Manasa shares eleven books by South Asian authors that have made her feel seen and represented.
When I was younger, I never saw myself represented in the books. There were no South Asian authors who wrote books featuring South Asian girls like me, which was always disappointing. If I wanted to read a book, I had to read about American girls, whose lifestyle and culture I never understood or related to. Finally, once I became a teenager, authors started pushing out books featuring South Asian teenagers like me and that was the first time I’ve ever felt represented in media.
For all of the South Asian teens out there, I know what it’s like not to be represented, so here’s a list of South Asian authors and their books that you must check out. Each of these authors is truly magnificent and their books have all come out in the past few years. The books below are written by South Asian women who have fearlessly written novels that aren’t just touching on a normal teenage life. These books discuss racism, discrimination based on color and gender, class struggles, conform to society’s expectations, living as a child of two different cultures, and more. Hopefully, these books will reach and touch you the same way that they have impacted me. To the South Asian bibliophile mini-mes, this list’s for you.
When Dimple Met Rishi by Sandhya Menon
An arranged marriage, a web development summer program at Stanford, Little Comic Con, and two teenagers battling who they are and trying to find what they believe in.
Counting Down With You by Tashie Bhuiyan
The only YA book that I have ever read with Bangladesh representation, this book encapsulates the story of a teenager who thinks she can’t meet her parent’s expectations. While her parents leave for Bangladesh for a whole month, she realizes that she has 30 days to find herself and decide what she wants to do with her life until she makes a surprising deal with someone.
Love From A to Z by S.K. Ali
A teenager leaves the country for a break because she has drawn something against her Islamaphobic teacher. S.K. Ali shares how Islamophobia affects many and the effects of physical disabilities on people to teach readers how life itself is both a “marvel” and an “oddity.”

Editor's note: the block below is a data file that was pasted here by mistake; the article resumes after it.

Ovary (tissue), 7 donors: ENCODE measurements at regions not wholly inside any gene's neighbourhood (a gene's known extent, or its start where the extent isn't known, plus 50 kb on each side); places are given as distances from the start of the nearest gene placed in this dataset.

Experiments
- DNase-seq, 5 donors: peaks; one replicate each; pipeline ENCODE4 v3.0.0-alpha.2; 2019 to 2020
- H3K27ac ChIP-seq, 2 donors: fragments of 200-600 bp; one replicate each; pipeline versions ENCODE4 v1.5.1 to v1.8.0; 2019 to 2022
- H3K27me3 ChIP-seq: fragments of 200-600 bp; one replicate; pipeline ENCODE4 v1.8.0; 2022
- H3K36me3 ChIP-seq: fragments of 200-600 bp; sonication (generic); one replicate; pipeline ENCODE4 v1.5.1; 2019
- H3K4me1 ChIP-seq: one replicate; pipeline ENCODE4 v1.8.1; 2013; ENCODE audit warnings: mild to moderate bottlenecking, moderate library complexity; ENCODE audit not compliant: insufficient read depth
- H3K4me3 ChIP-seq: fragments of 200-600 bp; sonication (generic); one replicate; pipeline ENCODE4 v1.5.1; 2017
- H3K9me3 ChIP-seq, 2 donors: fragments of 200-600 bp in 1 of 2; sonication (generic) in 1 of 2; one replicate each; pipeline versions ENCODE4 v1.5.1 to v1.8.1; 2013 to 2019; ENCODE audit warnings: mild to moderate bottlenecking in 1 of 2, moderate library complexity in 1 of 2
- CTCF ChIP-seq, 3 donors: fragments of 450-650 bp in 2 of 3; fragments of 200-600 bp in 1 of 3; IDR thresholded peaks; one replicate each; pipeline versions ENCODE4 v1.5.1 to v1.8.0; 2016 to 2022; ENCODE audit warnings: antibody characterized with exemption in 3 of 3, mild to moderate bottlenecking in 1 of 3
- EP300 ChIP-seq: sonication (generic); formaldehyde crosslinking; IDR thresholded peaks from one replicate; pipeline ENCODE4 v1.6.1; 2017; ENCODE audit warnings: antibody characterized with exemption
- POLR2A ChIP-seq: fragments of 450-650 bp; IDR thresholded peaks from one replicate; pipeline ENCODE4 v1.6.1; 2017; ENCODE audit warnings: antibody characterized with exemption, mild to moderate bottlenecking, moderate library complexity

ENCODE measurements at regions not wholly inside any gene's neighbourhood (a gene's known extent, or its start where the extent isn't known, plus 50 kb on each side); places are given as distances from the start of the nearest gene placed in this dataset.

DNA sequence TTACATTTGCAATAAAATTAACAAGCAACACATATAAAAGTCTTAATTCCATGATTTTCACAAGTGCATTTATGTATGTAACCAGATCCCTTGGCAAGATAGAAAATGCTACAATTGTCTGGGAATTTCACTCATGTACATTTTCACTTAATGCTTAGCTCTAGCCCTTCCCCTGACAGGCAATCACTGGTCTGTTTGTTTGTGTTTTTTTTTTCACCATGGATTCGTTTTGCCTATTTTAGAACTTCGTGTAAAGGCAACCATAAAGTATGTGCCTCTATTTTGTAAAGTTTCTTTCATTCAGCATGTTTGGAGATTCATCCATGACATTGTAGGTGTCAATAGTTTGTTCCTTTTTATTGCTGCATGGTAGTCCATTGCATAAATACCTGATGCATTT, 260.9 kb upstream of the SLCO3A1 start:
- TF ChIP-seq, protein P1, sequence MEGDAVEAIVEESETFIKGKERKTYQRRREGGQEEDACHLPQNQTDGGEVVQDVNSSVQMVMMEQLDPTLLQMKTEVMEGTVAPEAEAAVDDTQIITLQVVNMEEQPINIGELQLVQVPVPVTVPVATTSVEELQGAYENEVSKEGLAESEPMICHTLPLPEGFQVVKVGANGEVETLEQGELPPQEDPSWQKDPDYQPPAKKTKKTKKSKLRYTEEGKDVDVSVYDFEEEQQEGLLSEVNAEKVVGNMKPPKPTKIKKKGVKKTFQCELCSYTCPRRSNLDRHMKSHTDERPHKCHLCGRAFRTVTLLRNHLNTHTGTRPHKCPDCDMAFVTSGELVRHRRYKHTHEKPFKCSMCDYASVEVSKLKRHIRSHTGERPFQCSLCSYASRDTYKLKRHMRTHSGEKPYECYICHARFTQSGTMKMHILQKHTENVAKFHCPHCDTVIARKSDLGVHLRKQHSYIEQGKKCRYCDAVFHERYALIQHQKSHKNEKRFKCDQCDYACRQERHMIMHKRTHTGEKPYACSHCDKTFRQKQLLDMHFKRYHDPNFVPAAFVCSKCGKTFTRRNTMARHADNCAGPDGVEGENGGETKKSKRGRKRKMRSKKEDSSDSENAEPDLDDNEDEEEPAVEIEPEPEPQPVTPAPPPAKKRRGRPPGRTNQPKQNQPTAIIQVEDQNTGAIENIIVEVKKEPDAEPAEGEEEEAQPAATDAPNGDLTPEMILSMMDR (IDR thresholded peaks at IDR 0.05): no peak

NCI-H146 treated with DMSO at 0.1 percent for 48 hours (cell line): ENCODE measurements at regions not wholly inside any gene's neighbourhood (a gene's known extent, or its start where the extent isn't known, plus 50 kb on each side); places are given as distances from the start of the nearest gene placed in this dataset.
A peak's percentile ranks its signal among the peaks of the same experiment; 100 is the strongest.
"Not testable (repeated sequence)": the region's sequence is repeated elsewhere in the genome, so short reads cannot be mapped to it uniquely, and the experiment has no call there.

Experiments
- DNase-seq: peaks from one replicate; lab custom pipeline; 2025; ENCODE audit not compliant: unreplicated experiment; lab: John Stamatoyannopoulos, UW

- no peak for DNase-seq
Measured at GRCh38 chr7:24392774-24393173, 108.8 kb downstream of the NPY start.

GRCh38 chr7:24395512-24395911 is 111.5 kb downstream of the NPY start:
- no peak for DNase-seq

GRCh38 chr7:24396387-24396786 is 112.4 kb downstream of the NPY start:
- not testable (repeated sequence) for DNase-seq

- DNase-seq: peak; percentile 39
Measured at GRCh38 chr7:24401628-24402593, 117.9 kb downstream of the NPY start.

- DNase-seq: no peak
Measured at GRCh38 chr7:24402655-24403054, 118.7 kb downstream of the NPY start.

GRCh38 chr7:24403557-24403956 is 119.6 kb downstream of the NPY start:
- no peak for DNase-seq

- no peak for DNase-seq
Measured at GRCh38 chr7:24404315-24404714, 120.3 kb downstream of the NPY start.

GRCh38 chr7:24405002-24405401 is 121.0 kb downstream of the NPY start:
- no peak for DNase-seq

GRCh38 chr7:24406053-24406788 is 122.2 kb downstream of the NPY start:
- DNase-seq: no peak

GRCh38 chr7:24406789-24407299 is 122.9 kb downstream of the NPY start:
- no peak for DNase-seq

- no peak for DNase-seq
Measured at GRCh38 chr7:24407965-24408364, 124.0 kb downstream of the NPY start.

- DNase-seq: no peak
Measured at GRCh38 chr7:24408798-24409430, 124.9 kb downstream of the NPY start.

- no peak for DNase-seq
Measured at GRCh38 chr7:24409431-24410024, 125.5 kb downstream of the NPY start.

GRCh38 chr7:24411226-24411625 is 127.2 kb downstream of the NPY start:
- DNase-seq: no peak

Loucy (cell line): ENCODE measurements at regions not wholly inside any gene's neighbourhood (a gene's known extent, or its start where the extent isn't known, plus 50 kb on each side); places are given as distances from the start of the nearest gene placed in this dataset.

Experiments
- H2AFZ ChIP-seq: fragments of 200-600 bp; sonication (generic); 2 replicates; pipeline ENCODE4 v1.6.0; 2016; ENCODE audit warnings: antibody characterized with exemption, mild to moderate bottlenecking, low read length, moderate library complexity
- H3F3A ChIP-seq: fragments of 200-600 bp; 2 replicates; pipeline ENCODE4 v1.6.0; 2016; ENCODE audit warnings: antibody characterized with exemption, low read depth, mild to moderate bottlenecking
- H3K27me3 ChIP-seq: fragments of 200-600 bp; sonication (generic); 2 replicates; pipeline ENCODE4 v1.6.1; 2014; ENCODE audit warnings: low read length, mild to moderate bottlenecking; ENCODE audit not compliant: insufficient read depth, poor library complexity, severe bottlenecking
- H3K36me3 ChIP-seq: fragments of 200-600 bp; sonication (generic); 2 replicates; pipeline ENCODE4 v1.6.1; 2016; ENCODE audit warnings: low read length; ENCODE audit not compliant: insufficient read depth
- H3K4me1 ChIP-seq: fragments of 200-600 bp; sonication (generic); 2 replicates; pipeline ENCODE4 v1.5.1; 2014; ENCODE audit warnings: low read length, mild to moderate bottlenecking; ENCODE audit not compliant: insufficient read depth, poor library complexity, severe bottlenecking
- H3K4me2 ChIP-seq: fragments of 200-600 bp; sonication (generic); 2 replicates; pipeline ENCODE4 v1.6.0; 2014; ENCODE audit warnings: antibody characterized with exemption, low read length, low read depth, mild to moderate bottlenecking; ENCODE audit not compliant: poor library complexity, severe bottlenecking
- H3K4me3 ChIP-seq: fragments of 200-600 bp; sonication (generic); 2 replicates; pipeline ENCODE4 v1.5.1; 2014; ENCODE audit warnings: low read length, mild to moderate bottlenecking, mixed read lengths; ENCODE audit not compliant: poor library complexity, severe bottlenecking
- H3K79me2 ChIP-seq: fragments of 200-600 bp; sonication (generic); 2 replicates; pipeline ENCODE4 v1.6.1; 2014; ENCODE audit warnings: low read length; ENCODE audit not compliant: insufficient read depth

The Knockout by Sajni Patel
An Indian Muay Thai champion who is a teenager living in the US. Ever seen that before? Sajni Patel takes readers on a journey of a girl fighting against all odds to do what she loves no matter what others might think of her.
My So-Called Bollywood Life by Nisha Sharma
There’s nothing like the happy-ending of Bollywood movies combined with prophecies of how a teenager’s love life will work out. A Bollywood movie fanatic has to choose between what her heart wants or follow a prophecy that declares who she will marry.
Star Daughter by Shveta Thakrar
For fans of Rick Riordan, you’ll be getting your demigod dose in this book that pairs Hinduism and astrology with an ordinary teenager whose mother is a celestial star.
Hunted By the Sky by Tanaz Bathena
In a land inspired by medieval India, girls with a certain birthmark are kidnapped by the King because of a prophecy that determines that one girl with a star-shaped birthmark will kill the King and take over the kingdom. When a girl with this birthmark witnesses her parents’ death because of the King, she only wants one thing: revenge, so she joins a group of rebel women to train in warrior magic and defeat the King once and for all.
The Gilded Wolves by Roshani Chokshi
Roshani Chokshi is half-Filipino and half-Indian and shares both of her cultures in her books. She writes books set all over Europe decades ago to show readers the depth and richness of dynasties, history, effects of colonialism, and architecture.
A teenage girl who is constantly surrounded by her matchmaking family decides to create a matchmaking app for high school students armed with her family’s ancient guide to love. Once she pairs the star athlete of the soccer team with the quiet, new girl, she becomes public enemy number 1 within her school.
We Hunt the Flame by Hafsah Faizal
Set in a land inspired by ancient Arabia has everything a good book needs: a dreamy setting, dreamy characters, and the most intricate plot.
An Ember in the Ashes by Sabaa Tahir
If you don’t want to cry at the end of a book, this series is definitely not for you. The books will take you through a fantasy land inspired by ancient Rome with unforgettable characters that you will laugh, scream, persevere, and cry with.
Diversity in literature is crucial because what we read impacts our mentalities many times. Just like people say, “you are what you eat,” you are equally what you read and hear. Reading the stories of diverse characters teaches you about life, cultures, and the struggles of people who are not like you. Although this post is about South Asian Young Adult books, it doesn’t mean that these are the only types of diverse books out there! There are thousands of YA books featuring strong BIPOC characters and you can find lists of those anywhere. Surround yourself with diverse characters and diverse stories; you’ll never regret it.
I hope that the list above was helpful and that you check out some of these amazing authors and their beautiful stories!
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